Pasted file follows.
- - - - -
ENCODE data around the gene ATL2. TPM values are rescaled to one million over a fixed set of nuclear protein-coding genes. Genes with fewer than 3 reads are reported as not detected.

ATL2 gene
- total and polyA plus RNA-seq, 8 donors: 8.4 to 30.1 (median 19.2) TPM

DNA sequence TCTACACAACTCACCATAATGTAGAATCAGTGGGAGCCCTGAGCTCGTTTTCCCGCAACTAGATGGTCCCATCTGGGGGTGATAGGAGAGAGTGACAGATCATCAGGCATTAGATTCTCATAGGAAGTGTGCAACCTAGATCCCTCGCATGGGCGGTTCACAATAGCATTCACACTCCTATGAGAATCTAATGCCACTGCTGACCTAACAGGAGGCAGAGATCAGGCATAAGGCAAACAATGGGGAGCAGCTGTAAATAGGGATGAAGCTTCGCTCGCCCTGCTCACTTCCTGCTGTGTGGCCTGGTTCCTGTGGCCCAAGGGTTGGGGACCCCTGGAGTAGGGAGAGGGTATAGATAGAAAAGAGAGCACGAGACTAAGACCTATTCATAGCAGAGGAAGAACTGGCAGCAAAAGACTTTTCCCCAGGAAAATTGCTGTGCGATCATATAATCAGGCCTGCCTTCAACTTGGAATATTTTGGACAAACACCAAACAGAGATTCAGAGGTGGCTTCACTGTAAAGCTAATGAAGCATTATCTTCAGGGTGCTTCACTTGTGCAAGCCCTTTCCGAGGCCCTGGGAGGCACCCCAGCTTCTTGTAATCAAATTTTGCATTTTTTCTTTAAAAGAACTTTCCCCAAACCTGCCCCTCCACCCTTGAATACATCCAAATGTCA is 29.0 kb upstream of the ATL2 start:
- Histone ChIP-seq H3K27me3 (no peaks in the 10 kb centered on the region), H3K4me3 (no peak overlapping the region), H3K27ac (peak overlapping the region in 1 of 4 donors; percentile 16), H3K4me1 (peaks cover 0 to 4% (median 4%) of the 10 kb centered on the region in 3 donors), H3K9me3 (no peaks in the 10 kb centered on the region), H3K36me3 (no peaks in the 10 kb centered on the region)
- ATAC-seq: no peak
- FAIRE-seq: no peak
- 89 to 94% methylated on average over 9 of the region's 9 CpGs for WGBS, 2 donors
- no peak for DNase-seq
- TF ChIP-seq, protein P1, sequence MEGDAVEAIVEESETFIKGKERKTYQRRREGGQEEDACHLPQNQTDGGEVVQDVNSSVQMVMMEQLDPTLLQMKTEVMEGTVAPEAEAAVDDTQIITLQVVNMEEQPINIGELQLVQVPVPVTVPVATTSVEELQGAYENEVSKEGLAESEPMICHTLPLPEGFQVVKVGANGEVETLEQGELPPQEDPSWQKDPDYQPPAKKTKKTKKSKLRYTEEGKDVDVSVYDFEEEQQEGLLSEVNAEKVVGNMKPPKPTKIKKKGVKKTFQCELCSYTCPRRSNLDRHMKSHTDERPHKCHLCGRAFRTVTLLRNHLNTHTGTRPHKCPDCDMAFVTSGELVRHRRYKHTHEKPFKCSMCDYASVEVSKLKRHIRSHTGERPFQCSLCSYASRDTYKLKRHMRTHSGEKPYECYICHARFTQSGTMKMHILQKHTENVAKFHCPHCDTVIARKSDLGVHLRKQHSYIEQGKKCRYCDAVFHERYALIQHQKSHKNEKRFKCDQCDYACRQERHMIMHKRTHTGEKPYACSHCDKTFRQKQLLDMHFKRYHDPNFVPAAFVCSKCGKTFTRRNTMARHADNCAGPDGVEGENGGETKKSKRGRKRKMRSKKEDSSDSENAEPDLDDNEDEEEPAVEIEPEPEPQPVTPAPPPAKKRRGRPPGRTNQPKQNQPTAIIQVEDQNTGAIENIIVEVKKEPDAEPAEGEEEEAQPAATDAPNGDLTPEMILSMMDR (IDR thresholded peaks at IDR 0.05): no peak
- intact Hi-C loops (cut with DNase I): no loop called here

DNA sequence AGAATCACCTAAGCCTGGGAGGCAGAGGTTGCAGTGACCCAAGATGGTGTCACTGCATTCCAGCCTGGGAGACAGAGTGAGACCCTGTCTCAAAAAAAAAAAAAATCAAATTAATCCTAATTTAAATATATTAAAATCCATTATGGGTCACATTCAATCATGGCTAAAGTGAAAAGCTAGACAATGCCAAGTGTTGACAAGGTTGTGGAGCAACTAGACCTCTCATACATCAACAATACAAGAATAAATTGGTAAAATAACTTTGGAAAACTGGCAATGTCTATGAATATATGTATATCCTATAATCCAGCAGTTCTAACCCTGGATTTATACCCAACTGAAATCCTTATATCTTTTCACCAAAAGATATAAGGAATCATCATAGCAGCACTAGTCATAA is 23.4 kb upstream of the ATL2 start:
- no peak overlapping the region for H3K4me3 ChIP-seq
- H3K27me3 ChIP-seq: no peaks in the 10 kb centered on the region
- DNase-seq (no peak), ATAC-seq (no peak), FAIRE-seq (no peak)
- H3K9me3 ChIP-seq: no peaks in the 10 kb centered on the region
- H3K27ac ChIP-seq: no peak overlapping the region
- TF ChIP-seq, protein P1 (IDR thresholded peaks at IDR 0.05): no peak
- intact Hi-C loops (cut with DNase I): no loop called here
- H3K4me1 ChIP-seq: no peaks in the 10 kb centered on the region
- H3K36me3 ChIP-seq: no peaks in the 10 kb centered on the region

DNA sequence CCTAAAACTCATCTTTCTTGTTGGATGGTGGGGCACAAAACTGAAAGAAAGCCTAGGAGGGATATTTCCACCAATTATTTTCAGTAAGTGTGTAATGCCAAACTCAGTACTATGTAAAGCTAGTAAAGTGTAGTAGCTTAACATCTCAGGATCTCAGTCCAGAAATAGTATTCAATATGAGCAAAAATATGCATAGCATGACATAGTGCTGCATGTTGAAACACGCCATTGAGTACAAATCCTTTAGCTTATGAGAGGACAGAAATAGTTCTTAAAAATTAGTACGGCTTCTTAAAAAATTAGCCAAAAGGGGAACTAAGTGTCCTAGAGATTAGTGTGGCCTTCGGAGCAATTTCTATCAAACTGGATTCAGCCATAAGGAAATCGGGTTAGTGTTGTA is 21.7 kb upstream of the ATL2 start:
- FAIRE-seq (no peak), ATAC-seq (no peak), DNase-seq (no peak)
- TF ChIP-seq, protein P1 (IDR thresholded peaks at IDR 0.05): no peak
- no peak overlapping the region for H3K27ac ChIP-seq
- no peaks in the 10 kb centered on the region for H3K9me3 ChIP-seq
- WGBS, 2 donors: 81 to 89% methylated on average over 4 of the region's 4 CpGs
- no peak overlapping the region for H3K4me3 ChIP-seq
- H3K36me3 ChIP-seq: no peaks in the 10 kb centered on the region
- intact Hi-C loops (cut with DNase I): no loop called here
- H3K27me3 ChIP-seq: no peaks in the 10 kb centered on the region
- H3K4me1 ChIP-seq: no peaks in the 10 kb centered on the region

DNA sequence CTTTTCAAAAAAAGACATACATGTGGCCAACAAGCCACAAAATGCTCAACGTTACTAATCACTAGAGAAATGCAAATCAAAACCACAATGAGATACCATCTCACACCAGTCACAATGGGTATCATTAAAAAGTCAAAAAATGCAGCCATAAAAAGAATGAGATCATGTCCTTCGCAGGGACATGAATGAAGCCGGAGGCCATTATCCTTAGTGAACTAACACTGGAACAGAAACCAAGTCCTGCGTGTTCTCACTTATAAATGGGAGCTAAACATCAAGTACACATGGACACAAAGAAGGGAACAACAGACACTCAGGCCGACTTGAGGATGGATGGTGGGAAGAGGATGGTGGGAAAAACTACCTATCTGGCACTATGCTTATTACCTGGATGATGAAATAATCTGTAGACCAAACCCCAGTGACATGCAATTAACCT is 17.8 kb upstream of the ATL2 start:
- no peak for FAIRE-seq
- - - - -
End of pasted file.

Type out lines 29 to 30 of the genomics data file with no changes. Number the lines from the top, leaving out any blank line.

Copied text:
- H3K36me3 ChIP-seq: no peaks in the 10 kb centered on the region
- intact Hi-C loops (cut with DNase I): no loop called here